daisy is its ability to handle other variable types as well (e.g. nominal, ordinal, (a)symmetric binary) even when different types occur in the same data set.
The handling of nominal, ordinal, and (a)symmetric binary data is achieved by using the general dissimilarity coefficient of Gower (1971). If
x contains any columns of these data-types, both arguments
stand will be ignored and Gower's coefficient will be used as the metric. This can also be activated for purely numeric data by
metric = "gower". With that, each variable (column) is first standardized by dividing each entry by the range of the corresponding variable, after subtracting the minimum value; consequently the rescaled variable has range [0,1], exactly.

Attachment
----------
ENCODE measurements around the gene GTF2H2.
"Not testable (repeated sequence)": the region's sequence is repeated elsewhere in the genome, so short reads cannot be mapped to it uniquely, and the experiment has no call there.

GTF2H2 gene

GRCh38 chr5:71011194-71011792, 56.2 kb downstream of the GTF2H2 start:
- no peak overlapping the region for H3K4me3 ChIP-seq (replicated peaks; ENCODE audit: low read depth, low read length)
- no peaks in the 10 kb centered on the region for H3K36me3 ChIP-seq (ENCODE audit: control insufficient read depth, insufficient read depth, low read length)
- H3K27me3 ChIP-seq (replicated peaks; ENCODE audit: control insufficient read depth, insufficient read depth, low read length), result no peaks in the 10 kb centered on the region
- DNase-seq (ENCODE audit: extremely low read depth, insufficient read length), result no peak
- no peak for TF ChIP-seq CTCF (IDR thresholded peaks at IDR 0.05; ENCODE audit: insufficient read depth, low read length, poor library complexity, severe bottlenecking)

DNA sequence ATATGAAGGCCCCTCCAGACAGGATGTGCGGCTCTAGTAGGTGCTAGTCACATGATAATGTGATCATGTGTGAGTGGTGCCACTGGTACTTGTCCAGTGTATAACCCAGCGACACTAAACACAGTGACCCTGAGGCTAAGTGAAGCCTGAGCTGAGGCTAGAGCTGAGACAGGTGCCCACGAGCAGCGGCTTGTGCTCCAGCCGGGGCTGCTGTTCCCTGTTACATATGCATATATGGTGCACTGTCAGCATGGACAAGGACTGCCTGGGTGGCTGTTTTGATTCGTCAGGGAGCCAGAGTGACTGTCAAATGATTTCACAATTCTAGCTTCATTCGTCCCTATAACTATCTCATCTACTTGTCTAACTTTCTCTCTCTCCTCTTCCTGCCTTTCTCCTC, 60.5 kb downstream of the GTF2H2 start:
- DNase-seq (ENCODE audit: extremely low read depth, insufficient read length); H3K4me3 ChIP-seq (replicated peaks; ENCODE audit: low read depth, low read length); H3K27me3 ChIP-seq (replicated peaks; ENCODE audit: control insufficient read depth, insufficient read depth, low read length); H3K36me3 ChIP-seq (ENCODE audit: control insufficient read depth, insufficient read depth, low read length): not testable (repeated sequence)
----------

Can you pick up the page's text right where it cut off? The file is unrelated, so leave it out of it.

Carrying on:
Note that setting the type to
symm (symmetric binary) gives the same dissimilarities as using nominal (which is chosen for non-ordered factors) only when no missing values are present, and more efficiently.
daisy now gives a warning when 2-valued numerical variables do not have an explicit
type specified, because the reference authors recommend to consider using
daisy algorithm, missing values in a row of x are not included in the dissimilarities involving that row. There are two main cases,
- If all variables are interval scaled (and